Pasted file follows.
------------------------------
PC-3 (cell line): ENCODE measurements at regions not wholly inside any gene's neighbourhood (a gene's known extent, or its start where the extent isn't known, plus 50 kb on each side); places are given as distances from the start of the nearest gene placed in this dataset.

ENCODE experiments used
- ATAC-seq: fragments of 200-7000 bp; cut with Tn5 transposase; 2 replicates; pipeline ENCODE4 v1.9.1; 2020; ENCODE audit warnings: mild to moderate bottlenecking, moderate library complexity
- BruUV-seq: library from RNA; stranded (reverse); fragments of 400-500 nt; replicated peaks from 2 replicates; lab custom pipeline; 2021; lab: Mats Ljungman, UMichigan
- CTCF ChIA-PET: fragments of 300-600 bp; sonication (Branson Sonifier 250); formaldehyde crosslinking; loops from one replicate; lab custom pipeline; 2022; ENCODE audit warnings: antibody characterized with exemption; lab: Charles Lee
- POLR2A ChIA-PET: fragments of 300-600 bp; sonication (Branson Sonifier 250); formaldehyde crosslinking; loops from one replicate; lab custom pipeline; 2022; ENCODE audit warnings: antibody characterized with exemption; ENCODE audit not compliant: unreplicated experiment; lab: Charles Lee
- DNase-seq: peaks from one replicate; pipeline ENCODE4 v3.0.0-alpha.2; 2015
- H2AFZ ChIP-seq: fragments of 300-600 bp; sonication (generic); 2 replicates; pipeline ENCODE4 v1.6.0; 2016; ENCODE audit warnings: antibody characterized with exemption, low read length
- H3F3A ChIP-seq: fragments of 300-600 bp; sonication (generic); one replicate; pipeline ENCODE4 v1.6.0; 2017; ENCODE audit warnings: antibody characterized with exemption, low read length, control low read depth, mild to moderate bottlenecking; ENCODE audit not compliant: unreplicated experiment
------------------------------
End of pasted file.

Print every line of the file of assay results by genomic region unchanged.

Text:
PC-3 (cell line): ENCODE measurements at regions not wholly inside any gene's neighbourhood (a gene's known extent, or its start where the extent isn't known, plus 50 kb on each side); places are given as distances from the start of the nearest gene placed in this dataset.

ENCODE experiments used
- ATAC-seq: fragments of 200-7000 bp; cut with Tn5 transposase; 2 replicates; pipeline ENCODE4 v1.9.1; 2020; ENCODE audit warnings: mild to moderate bottlenecking, moderate library complexity
- BruUV-seq: library from RNA; stranded (reverse); fragments of 400-500 nt; replicated peaks from 2 replicates; lab custom pipeline; 2021; lab: Mats Ljungman, UMichigan
- CTCF ChIA-PET: fragments of 300-600 bp; sonication (Branson Sonifier 250); formaldehyde crosslinking; loops from one replicate; lab custom pipeline; 2022; ENCODE audit warnings: antibody characterized with exemption; lab: Charles Lee
- POLR2A ChIA-PET: fragments of 300-600 bp; sonication (Branson Sonifier 250); formaldehyde crosslinking; loops from one replicate; lab custom pipeline; 2022; ENCODE audit warnings: antibody characterized with exemption; ENCODE audit not compliant: unreplicated experiment; lab: Charles Lee
- DNase-seq: peaks from one replicate; pipeline ENCODE4 v3.0.0-alpha.2; 2015
- H2AFZ ChIP-seq: fragments of 300-600 bp; sonication (generic); 2 replicates; pipeline ENCODE4 v1.6.0; 2016; ENCODE audit warnings: antibody characterized with exemption, low read length
- H3F3A ChIP-seq: fragments of 300-600 bp; sonication (generic); one replicate; pipeline ENCODE4 v1.6.0; 2017; ENCODE audit warnings: antibody characterized with exemption, low read length, control low read depth, mild to moderate bottlenecking; ENCODE audit not compliant: unreplicated experiment